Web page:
The ‘Menu’ tab shows that the menu display from PO_CLERK_MASTER has also been inherited.
5. Authorisation values need to be specified for PO_CLERK_0006, as it will be different from that for the master role.
The screenshot below shows the authorisation field values for PO_CLERK_0006. As you can see, all authorisation organisational values have been completed as specified. Once the values have been defined, the profile can be generated.
The screenshot shows the generated profile. It is different from the master role’s profile.
6. Once the profile has been generated, the derived role can be assigned to users.
Where possible, we recommend that you follow the SAP convention of using automatic PFCG functionality in your role-building. It greatly reduces administrative efforts and potential authority check errors, while helping roles to be built in a more systematic and organised manner.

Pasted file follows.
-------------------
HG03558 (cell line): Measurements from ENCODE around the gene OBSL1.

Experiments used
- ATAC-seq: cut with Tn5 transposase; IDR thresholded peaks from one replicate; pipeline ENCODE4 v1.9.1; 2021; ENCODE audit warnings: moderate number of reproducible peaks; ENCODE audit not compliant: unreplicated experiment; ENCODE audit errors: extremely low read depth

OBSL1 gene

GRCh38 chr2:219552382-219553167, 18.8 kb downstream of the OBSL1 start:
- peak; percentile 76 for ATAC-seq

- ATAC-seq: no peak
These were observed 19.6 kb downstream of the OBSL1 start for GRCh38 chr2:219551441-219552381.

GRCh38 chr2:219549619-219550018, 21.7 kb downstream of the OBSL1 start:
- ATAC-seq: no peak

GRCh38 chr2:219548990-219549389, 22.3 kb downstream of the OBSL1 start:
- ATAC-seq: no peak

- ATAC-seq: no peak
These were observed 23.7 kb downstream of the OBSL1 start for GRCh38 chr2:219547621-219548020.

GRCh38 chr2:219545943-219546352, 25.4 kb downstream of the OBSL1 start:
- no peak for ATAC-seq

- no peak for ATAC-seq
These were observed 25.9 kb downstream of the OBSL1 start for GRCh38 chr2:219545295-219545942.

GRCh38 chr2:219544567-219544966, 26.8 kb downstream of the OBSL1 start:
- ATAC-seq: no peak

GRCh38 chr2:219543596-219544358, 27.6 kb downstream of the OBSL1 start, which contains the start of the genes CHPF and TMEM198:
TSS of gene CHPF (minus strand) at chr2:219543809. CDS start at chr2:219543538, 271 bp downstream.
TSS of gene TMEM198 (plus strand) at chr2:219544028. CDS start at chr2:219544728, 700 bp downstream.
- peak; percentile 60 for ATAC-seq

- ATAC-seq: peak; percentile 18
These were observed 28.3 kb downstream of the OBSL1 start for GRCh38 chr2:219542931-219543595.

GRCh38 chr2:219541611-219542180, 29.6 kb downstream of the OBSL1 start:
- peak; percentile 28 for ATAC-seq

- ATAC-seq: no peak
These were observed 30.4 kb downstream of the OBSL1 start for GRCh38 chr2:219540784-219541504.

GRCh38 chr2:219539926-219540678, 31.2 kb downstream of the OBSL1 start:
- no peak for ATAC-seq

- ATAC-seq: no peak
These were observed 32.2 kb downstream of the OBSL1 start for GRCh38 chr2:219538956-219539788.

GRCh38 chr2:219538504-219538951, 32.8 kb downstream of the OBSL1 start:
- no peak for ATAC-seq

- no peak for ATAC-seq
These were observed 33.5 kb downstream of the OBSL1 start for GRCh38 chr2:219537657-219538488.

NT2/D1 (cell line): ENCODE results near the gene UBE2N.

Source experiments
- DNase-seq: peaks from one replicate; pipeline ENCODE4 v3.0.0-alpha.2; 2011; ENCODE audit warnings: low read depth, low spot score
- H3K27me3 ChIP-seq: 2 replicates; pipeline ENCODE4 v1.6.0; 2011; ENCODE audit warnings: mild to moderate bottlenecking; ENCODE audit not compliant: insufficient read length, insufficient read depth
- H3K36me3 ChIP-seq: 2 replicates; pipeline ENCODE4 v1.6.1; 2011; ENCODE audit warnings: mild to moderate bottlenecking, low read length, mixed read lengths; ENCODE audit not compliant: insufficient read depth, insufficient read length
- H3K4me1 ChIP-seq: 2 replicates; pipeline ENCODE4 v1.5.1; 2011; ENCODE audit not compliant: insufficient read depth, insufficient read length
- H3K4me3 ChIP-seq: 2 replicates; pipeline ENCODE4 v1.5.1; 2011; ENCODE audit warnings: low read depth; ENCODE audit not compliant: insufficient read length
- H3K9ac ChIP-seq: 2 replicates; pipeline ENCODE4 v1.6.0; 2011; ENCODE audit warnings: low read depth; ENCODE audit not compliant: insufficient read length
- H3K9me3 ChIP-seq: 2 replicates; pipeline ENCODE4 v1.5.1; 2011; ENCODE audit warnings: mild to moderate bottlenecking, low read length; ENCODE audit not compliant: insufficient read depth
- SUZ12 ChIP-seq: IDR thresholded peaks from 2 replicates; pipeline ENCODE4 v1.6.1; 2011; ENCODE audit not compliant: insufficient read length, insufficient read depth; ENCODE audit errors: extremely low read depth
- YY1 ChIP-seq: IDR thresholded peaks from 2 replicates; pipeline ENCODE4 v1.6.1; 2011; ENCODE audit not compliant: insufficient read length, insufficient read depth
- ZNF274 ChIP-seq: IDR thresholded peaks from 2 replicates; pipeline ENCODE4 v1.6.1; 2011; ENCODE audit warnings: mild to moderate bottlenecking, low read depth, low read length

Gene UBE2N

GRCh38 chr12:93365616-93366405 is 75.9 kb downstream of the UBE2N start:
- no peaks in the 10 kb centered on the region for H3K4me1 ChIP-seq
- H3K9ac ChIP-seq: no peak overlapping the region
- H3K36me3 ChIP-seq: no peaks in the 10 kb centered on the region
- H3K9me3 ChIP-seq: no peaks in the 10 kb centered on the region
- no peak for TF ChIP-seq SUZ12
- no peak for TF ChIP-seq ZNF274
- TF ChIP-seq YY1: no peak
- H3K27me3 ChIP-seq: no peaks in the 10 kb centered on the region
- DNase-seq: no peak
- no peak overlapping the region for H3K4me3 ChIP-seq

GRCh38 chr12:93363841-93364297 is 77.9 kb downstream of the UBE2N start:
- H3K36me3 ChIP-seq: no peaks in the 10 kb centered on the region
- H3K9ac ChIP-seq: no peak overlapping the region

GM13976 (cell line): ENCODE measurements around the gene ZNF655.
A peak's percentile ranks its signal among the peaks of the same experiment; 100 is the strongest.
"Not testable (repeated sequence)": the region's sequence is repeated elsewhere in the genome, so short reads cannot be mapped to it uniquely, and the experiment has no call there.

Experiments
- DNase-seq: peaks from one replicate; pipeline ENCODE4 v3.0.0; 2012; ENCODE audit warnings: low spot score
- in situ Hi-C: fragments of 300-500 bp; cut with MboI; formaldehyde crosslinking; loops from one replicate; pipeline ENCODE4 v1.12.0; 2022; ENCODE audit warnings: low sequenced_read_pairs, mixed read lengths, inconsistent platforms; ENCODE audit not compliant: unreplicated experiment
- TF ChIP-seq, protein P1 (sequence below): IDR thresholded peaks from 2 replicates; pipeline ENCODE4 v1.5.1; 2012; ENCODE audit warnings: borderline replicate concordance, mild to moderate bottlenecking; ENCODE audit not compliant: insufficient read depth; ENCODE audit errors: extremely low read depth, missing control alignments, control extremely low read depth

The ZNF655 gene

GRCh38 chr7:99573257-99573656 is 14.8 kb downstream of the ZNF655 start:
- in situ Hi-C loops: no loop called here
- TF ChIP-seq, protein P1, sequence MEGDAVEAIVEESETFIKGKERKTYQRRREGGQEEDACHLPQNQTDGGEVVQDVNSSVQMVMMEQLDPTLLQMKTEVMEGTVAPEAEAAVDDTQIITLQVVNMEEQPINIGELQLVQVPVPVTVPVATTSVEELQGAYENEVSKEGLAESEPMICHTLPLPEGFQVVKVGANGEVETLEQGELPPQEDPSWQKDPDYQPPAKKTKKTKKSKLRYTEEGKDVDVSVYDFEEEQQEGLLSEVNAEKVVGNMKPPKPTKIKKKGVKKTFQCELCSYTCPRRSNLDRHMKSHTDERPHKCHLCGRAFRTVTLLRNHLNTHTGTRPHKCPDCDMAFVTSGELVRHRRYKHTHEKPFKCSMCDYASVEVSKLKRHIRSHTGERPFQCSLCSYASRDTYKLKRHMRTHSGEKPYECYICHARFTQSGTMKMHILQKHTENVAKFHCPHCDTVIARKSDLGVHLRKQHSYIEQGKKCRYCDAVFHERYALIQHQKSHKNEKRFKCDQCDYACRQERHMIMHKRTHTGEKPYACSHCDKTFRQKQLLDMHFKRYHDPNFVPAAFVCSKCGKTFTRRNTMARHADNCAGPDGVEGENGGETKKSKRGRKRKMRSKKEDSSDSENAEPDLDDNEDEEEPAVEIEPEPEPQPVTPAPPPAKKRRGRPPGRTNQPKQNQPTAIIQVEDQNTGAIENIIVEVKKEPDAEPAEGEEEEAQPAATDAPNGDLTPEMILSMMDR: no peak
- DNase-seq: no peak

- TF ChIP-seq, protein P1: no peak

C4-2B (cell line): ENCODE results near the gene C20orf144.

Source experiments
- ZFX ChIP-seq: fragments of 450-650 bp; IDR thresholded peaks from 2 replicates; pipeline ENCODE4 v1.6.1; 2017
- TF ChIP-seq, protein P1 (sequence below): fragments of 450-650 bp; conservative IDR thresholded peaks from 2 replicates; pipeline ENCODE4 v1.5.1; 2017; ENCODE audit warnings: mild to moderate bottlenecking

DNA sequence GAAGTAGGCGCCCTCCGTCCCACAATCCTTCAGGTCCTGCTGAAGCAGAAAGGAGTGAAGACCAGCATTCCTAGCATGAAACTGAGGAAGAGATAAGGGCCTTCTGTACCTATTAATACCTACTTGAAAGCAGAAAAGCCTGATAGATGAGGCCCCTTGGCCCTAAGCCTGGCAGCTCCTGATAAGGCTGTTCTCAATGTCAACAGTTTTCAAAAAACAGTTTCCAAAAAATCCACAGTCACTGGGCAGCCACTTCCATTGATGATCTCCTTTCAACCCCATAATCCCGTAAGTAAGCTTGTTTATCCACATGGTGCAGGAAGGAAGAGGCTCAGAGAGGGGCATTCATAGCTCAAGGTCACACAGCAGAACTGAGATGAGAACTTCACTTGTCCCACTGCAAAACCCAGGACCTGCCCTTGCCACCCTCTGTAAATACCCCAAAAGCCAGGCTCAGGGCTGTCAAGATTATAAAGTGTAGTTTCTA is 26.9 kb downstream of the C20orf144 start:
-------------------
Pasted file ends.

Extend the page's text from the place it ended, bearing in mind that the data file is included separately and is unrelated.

There may be occurrences where this standard SAP way of working is not suitable, in which case the steps above may not apply. These occurrences are far and few in between, and would usually be resolved by using the enabler role concept.
With any approach, we recommend that you maintain detailed and consistent documentation of the roles you design and built. This goes back to the point we have mentioned in a separate blog post on role-building principles. Roles act as a communication medium between business and IT. It is crucial that they are accurately built and maintained, in order not to diminish its usefulness as this medium.